Tuesday, 11 March 2014

Good idea or bad idea or just

an election idea?
One of the major parties has come up with the idea that they will not let convicted killers out on parole unless they have told people where the body is. Oh, good idea! There was a rush of support for it.
But is it a good idea? I can see some problems with it. I suspect most people reading this will see some problems with it too. The most obvious is, what would happen to the innocent person who was convicted and did not know where the body was?
We like to think our legal system does not make mistakes but of course it does. It is run by humans. Humans make mistakes.
I can remember several incidents from my childhood. My third year teacher accused me of doing something I had not done.
"You can sit there until you apologise," she told me. As I had done nothing to apologise for I sat there. I sat there all through morning recess. "I didn't do it." I sat there at lunch time in tears - and without my lunch. "I didn't do it." I sat there after school - in more tears by then - until my father came from his classroom to take me home. "I didn't do it." I went home and my mother gave me a beating - for not apologising. "I didn't do it." She went to school with me the following morning - in order to try and make me apologise. I refused. "I didn't do it." I was not going to apologise for something I had not done.
At that point one of the other teachers discovered what was going on and informed my teacher that the culprit had been discovered and punished the day before.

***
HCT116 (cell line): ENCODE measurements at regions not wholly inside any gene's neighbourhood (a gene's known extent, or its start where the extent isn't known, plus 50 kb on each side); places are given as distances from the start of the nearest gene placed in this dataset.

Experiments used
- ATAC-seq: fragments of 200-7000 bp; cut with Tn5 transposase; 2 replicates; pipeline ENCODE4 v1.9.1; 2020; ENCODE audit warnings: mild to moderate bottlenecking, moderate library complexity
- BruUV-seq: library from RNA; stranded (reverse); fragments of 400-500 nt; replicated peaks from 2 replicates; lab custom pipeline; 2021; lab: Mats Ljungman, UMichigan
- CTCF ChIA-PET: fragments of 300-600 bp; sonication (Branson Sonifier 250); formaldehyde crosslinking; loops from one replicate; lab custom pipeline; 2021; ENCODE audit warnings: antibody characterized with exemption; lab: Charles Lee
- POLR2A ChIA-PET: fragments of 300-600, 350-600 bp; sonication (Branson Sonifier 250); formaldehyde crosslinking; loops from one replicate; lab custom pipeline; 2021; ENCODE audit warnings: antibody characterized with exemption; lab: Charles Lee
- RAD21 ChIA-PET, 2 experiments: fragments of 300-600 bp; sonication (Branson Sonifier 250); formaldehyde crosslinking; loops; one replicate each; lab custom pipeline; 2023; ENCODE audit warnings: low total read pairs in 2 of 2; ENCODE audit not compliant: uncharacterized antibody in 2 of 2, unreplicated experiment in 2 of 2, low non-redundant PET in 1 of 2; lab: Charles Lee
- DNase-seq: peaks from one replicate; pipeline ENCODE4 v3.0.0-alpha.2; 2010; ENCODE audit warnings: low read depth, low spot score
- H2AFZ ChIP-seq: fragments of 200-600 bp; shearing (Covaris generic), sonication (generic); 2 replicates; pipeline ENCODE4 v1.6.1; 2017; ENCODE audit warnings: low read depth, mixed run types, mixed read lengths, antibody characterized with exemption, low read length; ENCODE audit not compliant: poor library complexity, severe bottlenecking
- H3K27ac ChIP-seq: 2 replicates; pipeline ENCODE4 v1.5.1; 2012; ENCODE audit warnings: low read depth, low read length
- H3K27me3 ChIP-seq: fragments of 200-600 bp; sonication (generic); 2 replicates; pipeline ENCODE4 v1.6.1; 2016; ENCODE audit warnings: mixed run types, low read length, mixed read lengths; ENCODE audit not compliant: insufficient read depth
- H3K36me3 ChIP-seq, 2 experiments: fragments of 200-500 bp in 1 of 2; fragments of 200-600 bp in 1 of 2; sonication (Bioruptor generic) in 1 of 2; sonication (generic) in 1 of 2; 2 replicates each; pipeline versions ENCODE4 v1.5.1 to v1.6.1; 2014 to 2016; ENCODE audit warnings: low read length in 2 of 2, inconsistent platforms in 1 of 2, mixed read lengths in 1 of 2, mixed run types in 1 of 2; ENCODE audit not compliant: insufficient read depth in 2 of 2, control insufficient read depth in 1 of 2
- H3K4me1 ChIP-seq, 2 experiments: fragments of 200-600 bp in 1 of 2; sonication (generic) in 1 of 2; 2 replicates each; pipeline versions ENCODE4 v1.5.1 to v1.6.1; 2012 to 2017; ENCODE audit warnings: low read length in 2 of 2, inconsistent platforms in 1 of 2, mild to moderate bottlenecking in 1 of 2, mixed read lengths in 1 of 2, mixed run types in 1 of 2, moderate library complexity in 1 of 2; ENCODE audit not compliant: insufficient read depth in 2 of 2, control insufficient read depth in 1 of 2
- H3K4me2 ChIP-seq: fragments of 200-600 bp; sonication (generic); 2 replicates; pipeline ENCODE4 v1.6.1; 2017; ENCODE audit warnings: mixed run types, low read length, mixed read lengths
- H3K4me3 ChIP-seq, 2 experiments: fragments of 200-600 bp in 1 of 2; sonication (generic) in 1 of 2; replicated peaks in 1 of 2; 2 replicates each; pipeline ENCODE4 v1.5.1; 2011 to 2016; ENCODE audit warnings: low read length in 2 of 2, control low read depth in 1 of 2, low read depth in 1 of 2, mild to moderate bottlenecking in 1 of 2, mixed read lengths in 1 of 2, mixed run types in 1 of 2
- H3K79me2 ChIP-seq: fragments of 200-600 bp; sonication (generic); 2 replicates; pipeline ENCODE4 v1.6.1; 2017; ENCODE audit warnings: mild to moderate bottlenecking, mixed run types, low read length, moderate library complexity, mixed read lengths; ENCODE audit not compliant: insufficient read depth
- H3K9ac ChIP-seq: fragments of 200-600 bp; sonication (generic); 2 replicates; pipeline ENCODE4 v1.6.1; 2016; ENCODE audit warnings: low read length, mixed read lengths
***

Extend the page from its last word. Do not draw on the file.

I was let out of detention without an apology. "If you had apologised you could have saved yourself all that trouble," I was told, "You deserved to be kept in for being rude." Apparently saying I didn't do it was rude. I don't think I was rude - just furious at being accused and unjustly punished.
So much for that. It was one of those situations in which children are completely powerless. I imagine an innocent but convicted prisoner must feel much the same way. Even now I wonder what would have happened if the other teacher had not come forward.
I can remember another occasion in the same year on which I had been asked to do something by another teacher - just before the bell rang to return to class. Of course I was late back to class. I got detention for being late - even after I had explained - because the punishment for being late was detention. There were no exceptions to the rule.
I can remember the awful occasion when I was accused of stealing money from my mother's purse. The money - a note - turned up later tucked into her bankbook. She had put it there herself and, apparently, forgotten she had done so. I was thrashed, sent to bed without my tea and denied an outing before she found it - and, of course, everyone else knew what was going on.
Again there was no apology and all I could say was, "I didn't do it."
In effect I was innocent and I did not know where the body was either.
There were other incidents. I remember them too well I suppose. There is a need to be flexible and to take individual circumstances into account, to ask questions and listen to the answers
One size fits all rarely, if ever, fits everyone.


jeanfromcornwall said...

Apologising for something one did not do is a lie, isn't it? Aren't children supposed to tell the truth?
You are reminding me of unjust incidents in my childhood, and the laziness of some of those who were in charge of us.

Helen Devries said...

Those school experiences ring all too many bells.
I have never apologised for something I did not do.

But with this proposition on convicted killers...I was thinking of those innocent of crime, unjustly imprisoned and then refused access to parole because they will not confess...while very nasty pieces of work go out into the world.

Anonymous said...

It is an appalling idea. Bob C-S